Stanford researchers have developed an inexpensive device that uses light to split water into oxygen and clean-burning hydrogen. It will be useful to supplement solar cells with hydrogen-powered fuel cells that can generate electricity when the sun isn’t shining or demand is high.
The silicon semiconductor coated in an ultrathin layer of nickel could help pave the way for large-scale production of clean hydrogen fuel from sunlight.
To produce clean hydrogen for fuel cells, scientists have turned to an emerging technology called water splitting. Two semiconducting electrodes are connected and placed in water. The electrodes absorb light and use the energy to split the water into its basic components, oxygen and hydrogen. The oxygen is released into the atmosphere, and the hydrogen is stored as fuel.
When energy is needed, the process is reversed. The stored hydrogen and atmospheric oxygen are combined in a fuel cell to generate electricity and pure water.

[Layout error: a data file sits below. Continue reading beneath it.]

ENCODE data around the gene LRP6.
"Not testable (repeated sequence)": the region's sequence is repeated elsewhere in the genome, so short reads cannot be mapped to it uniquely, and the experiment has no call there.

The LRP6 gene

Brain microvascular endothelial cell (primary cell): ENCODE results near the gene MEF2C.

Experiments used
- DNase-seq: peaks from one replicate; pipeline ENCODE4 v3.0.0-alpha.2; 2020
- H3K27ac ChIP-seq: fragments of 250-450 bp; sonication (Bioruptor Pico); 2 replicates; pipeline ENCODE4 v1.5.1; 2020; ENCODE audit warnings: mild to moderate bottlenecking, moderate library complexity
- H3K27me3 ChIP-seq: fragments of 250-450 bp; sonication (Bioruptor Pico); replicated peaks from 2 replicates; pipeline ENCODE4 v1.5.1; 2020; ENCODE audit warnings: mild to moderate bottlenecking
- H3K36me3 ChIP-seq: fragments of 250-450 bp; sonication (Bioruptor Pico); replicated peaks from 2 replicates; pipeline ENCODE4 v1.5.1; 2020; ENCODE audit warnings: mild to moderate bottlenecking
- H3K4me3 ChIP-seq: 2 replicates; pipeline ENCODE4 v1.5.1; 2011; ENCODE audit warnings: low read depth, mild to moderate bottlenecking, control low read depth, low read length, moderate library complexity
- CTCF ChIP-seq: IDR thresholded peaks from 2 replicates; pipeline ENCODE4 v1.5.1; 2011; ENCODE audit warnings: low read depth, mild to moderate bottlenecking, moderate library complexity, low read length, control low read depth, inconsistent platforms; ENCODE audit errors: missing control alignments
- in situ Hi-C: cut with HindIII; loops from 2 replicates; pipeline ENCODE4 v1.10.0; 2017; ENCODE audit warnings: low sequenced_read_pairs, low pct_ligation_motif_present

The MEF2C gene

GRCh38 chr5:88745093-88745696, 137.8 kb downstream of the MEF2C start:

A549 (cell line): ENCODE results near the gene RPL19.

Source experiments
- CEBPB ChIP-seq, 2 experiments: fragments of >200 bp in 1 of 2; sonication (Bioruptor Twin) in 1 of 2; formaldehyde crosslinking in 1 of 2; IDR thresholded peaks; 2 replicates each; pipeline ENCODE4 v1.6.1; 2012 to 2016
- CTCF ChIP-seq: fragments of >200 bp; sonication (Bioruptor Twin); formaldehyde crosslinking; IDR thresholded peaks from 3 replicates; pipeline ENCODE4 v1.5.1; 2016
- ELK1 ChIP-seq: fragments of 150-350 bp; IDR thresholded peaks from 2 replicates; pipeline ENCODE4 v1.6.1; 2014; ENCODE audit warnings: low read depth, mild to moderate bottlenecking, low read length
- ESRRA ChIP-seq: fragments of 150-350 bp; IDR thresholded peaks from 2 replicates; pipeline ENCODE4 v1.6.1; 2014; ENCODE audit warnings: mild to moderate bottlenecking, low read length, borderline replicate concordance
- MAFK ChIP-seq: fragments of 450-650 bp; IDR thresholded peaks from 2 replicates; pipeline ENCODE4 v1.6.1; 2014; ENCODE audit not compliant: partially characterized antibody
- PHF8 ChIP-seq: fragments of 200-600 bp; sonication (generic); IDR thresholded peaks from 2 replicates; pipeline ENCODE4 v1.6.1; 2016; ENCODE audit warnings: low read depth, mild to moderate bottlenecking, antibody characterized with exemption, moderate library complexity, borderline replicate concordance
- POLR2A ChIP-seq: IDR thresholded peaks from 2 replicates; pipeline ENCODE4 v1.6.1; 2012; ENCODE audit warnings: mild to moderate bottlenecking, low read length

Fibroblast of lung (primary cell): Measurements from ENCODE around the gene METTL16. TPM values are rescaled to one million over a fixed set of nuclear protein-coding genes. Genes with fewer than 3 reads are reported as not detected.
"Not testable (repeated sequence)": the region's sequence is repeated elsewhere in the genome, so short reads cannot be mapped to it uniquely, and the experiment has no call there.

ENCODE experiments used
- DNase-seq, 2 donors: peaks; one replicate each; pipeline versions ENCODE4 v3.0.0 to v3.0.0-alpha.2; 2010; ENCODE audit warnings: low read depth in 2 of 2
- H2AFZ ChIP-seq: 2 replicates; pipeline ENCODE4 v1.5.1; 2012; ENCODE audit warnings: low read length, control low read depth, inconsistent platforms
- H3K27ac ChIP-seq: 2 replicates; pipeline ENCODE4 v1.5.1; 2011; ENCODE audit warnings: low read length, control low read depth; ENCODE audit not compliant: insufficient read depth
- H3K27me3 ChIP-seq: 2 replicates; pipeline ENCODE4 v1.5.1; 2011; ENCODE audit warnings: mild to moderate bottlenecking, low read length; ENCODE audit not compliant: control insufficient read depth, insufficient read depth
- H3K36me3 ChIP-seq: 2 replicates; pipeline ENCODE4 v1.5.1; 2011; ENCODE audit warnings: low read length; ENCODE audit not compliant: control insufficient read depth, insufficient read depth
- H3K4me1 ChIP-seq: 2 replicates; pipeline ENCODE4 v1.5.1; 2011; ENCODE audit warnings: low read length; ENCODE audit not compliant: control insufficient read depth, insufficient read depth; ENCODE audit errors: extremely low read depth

The entire process is sustainable and emits no greenhouse gases. But finding a cheap way to split water has been a major challenge.
The Standford team applied a 2-nanometer-thick layer of nickel onto a silicon electrode, paired it with another electrode and placed both in a solution of water and potassium borate. When light and electricity were applied, the electrodes began splitting the water into oxygen and hydrogen, a process that continued for about 24 hours with no sign of corrosion.
To improve performance, the researchers mixed lithium into the water-based solution. Remarkably, adding lithium imparted superior stability to the electrodes. They generated hydrogen and oxygen continuously for 80 hours – more than three days – with no sign of surface corrosion.